This page has been archived and is no longer updated.Find out more about page archiving.

Paddy Milner Walking On Eggshells Review


BBC Review feels like his fabulous gift for piano-playing isn't quite being matched in...

Alwyn Turner 2005

Comparisons are invidious but inevitable. The success of Jamie Cullum has created a demand -at least in record company circles -for more of the same. And so here comes the big-label debut of Scottish-born, 25-year-old singer/pianist Paddy Milner, following on from his self-released album 21st Century Blues.

Inhabiting the bluesier end of jazz, it's a self-confident collection of songs that should do sufficient to establish Milner as a genuine talent, without quite providing enough evidence that he's yet the finished article.

His strongest suit is undoubtedly his instrumental prowess, a boogie-woogie-derived, free-flowing piano style that hits its peak on a rattling, joyous version of Dave Brubeck's "Unsquare Dance". If this hasn't yet been used on an advert, it can only be a matter of time. That was the first single, released in 2004; the second is the self-penned "You Think You're So Damn Funny", and here some of the weaker elements of his style become apparent. Instantly infectious, it comes straight at you with all horns blazing, but Milner's voice isn't quite strong enough to stamp his authority on the piece, and the lyrics lack the incisive punch needed for a great put-down song ('Your verbal diarrhoea never disappears' doesn't warrant the repetition it receives).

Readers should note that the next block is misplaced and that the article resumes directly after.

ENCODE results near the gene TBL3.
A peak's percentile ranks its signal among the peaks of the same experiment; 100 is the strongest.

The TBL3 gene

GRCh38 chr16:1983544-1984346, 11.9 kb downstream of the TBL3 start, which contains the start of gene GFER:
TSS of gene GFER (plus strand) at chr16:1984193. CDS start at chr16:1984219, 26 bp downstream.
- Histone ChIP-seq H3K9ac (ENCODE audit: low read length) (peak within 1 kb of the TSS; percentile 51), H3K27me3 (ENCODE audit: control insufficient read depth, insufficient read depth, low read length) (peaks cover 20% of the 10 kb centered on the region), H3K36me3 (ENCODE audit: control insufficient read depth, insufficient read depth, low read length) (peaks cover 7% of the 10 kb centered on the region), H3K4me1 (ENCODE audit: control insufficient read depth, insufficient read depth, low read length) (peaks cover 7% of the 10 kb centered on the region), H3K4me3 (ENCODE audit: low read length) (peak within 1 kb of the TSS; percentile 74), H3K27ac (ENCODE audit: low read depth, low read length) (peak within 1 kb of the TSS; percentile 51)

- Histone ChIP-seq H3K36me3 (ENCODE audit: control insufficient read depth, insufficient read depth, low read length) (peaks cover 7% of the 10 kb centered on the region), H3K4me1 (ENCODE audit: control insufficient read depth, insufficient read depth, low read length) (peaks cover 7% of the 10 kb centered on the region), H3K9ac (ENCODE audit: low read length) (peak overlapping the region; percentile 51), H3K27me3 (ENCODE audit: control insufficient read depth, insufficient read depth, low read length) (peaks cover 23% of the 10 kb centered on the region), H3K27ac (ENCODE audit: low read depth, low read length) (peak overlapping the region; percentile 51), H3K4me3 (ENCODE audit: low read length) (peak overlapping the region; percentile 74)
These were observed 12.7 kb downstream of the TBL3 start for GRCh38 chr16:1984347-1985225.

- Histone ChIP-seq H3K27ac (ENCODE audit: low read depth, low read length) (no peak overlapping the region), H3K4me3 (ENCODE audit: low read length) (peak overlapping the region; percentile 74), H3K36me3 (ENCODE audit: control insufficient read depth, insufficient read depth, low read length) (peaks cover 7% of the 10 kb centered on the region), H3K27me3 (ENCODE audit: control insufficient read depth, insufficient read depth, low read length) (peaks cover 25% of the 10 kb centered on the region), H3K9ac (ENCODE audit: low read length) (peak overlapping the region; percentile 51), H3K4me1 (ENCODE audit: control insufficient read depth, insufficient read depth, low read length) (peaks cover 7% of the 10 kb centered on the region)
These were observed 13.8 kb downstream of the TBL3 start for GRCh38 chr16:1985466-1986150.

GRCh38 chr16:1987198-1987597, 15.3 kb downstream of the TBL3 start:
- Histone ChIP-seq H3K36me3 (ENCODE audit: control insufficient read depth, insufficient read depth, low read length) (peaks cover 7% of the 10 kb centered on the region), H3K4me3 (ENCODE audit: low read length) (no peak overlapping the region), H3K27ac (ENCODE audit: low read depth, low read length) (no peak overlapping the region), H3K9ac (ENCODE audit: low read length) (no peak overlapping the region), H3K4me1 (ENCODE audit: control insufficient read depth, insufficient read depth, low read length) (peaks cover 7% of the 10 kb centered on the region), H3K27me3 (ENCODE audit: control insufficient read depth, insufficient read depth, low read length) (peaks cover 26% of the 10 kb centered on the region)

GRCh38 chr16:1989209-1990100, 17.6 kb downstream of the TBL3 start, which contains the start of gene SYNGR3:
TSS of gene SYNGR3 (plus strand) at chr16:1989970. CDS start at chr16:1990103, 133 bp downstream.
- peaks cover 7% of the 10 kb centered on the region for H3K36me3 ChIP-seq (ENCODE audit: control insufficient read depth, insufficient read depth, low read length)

Aware perhaps that the vocals aren't sufficient to carry much weight, the production - by Milner himself -and the arrangements are a little too frantic. This leads to asound which at times lacks subtlety. There is, however, sufficient variation within the tracks to hold your interest, from the Steely Dan-lite title track to the fairground waltz of "Can't Escape The Song" to the New Orleans roll of "Lazy Monday".

It sounds, in short, like its got the makings of a hugely enjoyable live set. All that's missing is that vital spark that would make it become something special. It will surely come for Milner, the brilliance of "Unsquare Dance" is testament to that, but at the moment it feels like his fabulous gift for piano-playing isn't quite being matched in other departments. One to look out for in the future.

Creative Commons Licence This work is licensed under a Creative Commons Licence. If you choose to use this review on your site please link back to this page.